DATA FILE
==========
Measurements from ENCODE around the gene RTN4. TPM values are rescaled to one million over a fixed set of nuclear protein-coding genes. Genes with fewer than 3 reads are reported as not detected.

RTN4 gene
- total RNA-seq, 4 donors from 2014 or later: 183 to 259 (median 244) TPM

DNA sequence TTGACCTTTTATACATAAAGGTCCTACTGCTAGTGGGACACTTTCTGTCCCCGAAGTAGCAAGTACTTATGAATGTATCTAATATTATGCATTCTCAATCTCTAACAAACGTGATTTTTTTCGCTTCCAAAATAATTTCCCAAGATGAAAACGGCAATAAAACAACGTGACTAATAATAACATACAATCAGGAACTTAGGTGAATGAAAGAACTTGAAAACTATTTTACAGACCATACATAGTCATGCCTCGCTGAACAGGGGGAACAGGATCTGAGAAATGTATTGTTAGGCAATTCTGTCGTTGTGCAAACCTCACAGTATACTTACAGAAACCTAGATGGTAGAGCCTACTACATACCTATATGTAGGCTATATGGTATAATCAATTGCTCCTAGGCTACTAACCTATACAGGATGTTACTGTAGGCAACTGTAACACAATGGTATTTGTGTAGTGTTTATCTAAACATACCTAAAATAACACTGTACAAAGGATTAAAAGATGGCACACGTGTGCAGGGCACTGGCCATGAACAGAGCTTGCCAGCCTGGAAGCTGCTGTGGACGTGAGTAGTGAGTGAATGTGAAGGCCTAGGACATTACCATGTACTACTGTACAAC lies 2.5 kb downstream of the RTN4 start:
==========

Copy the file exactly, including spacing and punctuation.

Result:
Measurements from ENCODE around the gene RTN4. TPM values are rescaled to one million over a fixed set of nuclear protein-coding genes. Genes with fewer than 3 reads are reported as not detected.

RTN4 gene
- total RNA-seq, 4 donors from 2014 or later: 183 to 259 (median 244) TPM

DNA sequence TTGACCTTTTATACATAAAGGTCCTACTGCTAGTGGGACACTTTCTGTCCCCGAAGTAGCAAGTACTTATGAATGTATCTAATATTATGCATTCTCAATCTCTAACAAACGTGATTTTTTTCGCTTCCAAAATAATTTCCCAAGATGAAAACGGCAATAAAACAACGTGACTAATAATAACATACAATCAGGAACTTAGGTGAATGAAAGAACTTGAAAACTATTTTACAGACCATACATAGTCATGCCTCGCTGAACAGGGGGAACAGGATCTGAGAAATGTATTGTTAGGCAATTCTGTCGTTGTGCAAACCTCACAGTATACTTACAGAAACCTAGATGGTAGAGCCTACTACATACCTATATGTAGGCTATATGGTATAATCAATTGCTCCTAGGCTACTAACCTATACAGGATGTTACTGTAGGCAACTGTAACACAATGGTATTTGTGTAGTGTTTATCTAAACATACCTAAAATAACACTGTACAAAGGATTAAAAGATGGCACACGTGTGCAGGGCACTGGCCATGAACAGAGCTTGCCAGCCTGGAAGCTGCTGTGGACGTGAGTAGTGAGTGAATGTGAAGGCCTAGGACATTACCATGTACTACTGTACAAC lies 2.5 kb downstream of the RTN4 start: